If only all the politicians worrying about defining marriage knew that the answer was in the pages of Dragon Magazine. As for me, well, call me old fashioned, but when it comes to cross-alignment marriage to villanous sorceresses, I’m a fundamentalist. It was Adam and Eve, not Adam and Evil-Lyn.
#6. Guinivere Is Officially Off the Market: And speaking of paladin marriages, we have this:
Is it just me, or does the Sage seem a shade too protective of his character here? Maybe it’s just the phrasing and the use of the word “allow,” but I can’t help but read it as “as long as you exist in my campaign world young lady, you’ll obey my rules on dating!”
Also, the fact that the second half of the answer is assuring players that despite his commitment to Lawful Goodness, your paladin’s plumbing still works. Good to know.
#7. The (Elven) Kids Are All Right: What? Someone thinks this question might not make sense?! Perish the thought!
As it turns out, the question refers to a misprint in the “starting age” tables (misprints in tables being a menace that killed more adventurers than all the dragons in the game combined), but I like to imagine it’s actually a question about these young Elves today with their saggy chainmail and their low-rider war ponies. And that hippity hop lute music! Thieves, the lot of ‘em!
#8. Legolas, You Are NOT The Father: This is quite possibly my favorite question in the entire collection, and while I tried not to put too many of the long answers in, this one’s got too many gems to pass up:
First off, writing into a magazine about D&D to ask how you should handle an unplanned pregnancy is basically the greatest thing anyone has ever done with their life. Second, the fact that actual advice is given. Third, that the Sage offers up his thoughts on medicine from “this time period,” as though historical accuracy didn’t go completely out the window once the wizards showed up and started casting Magic Missile at Gelatinous Cubes.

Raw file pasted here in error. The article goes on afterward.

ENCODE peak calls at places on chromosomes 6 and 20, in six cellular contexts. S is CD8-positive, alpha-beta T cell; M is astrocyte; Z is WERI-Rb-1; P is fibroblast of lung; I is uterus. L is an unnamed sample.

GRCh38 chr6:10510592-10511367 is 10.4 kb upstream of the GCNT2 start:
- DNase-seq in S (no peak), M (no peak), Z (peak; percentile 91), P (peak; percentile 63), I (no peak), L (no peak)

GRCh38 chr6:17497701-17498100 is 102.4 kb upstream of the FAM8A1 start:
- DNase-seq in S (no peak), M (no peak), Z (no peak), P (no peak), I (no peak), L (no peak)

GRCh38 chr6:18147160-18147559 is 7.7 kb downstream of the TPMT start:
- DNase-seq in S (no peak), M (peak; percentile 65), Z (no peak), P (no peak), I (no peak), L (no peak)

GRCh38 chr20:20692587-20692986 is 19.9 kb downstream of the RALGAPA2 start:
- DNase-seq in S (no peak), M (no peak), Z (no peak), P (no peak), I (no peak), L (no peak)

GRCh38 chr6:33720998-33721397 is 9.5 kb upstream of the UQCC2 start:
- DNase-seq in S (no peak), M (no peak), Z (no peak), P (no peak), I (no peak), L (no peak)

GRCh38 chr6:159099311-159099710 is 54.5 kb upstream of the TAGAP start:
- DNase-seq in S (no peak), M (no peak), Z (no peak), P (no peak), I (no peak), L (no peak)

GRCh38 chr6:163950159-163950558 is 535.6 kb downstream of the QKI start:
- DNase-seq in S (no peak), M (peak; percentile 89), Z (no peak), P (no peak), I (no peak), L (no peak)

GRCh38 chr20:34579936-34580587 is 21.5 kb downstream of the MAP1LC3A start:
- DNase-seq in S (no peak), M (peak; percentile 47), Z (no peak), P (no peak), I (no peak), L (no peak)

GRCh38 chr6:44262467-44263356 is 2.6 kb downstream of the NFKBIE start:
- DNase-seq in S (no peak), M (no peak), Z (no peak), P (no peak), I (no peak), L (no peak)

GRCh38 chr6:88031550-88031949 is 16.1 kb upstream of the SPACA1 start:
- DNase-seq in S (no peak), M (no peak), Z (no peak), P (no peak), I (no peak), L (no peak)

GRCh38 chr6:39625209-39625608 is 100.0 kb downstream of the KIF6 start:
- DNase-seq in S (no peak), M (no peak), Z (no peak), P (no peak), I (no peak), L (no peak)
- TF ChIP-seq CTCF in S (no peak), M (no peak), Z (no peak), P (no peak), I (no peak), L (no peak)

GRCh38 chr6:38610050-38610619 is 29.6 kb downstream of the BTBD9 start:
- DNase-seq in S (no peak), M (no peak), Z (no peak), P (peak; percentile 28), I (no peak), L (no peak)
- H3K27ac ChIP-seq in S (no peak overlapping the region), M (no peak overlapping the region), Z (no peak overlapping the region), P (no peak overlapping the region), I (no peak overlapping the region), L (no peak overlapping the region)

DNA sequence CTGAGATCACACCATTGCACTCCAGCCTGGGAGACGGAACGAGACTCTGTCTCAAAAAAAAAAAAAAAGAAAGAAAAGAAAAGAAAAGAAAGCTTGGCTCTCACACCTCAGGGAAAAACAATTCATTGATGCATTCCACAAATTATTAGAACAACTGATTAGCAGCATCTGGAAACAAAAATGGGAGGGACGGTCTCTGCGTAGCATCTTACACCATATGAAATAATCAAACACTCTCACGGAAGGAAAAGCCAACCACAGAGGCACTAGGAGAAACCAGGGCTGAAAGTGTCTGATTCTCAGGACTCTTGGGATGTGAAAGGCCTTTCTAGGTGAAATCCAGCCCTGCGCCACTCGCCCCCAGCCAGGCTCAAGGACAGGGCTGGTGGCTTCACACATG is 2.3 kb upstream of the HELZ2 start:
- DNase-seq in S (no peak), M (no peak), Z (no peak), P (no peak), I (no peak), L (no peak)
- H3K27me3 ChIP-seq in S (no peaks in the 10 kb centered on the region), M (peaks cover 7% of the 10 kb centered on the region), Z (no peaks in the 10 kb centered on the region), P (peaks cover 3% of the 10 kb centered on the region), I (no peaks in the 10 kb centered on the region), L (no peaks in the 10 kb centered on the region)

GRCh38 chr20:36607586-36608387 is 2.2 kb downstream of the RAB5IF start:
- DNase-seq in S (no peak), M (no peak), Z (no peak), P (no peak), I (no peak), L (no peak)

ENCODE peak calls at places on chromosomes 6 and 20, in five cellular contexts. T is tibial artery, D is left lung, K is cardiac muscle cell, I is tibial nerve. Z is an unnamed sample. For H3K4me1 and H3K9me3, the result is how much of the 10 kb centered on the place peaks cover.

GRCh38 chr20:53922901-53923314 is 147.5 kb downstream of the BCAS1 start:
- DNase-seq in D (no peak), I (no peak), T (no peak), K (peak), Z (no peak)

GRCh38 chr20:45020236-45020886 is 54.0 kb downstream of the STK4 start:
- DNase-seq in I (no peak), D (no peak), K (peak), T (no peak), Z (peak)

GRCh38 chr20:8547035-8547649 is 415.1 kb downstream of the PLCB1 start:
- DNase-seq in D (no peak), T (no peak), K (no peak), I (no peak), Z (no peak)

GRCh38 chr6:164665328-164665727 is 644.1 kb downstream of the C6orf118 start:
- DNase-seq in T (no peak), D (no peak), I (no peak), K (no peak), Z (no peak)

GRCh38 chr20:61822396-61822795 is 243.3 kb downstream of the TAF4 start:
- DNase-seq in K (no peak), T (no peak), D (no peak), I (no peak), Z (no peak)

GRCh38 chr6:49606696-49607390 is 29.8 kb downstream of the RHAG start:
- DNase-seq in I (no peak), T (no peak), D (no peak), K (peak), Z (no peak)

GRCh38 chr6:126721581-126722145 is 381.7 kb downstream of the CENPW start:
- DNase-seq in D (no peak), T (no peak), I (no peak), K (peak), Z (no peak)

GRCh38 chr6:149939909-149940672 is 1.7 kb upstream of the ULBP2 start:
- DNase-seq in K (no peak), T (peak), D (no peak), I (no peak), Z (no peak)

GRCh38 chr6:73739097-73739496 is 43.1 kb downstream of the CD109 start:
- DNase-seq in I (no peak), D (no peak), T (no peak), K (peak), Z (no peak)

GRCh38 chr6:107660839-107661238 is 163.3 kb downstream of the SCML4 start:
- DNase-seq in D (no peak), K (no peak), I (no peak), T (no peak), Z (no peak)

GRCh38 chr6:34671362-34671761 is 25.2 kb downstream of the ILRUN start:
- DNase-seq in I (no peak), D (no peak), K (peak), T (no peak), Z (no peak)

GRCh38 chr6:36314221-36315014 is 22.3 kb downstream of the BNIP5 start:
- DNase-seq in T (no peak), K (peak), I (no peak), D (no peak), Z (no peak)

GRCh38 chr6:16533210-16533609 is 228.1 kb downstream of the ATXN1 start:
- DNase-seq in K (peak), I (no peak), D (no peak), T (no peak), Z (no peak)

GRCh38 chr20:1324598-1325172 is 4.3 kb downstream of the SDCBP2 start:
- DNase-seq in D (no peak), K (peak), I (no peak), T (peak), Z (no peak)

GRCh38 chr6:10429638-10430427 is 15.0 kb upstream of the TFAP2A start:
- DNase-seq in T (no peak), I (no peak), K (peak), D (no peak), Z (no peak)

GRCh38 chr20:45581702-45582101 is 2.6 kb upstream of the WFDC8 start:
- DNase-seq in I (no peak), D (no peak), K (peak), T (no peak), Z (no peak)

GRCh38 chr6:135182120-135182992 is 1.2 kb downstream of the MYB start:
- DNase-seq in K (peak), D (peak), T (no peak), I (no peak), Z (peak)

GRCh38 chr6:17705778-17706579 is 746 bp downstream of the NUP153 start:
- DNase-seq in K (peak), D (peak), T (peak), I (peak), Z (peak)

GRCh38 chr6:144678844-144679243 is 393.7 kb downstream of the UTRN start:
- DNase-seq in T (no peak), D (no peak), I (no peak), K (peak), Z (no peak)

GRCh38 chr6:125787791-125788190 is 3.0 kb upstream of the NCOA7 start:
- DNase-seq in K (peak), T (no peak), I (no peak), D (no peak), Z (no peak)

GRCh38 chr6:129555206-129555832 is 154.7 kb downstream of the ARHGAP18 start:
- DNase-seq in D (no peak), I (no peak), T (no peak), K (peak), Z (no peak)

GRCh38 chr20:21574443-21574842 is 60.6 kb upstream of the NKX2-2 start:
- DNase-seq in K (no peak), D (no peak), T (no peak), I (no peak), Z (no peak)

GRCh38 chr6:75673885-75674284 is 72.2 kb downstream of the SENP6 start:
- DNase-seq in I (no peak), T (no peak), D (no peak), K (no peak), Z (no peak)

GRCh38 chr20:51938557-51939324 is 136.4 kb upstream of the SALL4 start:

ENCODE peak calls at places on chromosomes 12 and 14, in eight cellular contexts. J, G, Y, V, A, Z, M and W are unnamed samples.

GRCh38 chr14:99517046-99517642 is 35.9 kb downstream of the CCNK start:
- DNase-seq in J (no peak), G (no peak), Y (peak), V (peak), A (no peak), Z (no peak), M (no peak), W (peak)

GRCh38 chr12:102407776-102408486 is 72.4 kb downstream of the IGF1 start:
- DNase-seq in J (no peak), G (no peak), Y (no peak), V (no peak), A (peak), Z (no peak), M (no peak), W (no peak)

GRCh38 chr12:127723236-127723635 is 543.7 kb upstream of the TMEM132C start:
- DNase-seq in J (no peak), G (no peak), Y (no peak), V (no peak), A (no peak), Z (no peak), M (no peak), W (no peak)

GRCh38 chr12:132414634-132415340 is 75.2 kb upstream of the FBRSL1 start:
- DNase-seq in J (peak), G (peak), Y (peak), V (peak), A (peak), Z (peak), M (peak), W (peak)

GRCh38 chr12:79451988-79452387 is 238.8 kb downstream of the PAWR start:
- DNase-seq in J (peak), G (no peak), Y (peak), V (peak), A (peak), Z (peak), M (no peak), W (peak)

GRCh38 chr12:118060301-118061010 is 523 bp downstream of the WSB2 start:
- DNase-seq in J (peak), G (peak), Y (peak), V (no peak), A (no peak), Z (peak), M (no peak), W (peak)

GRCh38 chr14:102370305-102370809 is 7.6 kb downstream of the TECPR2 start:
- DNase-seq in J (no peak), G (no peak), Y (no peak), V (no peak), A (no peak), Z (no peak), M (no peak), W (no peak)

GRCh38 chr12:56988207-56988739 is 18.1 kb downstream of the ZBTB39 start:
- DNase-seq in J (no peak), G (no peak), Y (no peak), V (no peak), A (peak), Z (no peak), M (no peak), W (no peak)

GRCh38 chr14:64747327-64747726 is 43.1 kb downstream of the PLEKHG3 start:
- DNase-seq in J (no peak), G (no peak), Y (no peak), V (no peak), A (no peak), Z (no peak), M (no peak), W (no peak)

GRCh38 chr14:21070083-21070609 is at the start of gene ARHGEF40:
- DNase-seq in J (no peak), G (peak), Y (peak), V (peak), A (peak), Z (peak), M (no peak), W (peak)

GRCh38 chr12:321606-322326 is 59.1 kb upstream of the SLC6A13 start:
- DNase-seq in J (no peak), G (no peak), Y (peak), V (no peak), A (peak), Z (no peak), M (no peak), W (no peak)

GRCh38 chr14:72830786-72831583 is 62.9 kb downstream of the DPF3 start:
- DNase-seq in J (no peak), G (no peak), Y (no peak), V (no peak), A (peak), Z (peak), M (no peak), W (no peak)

Finally, the phrase “it is not fair, but that is life.” Well, no. It’s actually not life. It’s a game. Specifically, it’s a game where you specifically are constantly bringing up the phrase “game balance” to explain why a magic hat can’t turn a dwarf into a ninja, so I’d say the concept of “fairness” should probably not be dismissed so readily.
#9. I Would Suggest Barry White: Similarly, we’ve got this one:
Man, I don’t know how the Sage runs his campaigns, but in my game, I’m the first person you should talk to. Ladies.
#10. Crom, I Have No Tongue For Quiche: All right, I’m calling shenanigans on this one.
Quiche gets a bad rap, but as my pal (and rival comics blogger) Dave Campbell once pointed out, quiche is SCRAMBLED EGG PIE, often served with bacon and wine. That’s the most barbarian-friendly food there is, with the exception of raw dinosaur tenderized by your own fists. And that’s real.
#11. LASERS: I joke around a lot, but really, this question, sent in regards to the infamous Expedition to the Barrier Peaks adventure, is what it all comes down to:
That is a serious question about whether a magic spell could stop a laser gun. Someone, somewhere, was having an argument about this, and Dragon provided a forum where they could appeal to a higher authority and find a definitive answer.
And that is amazing.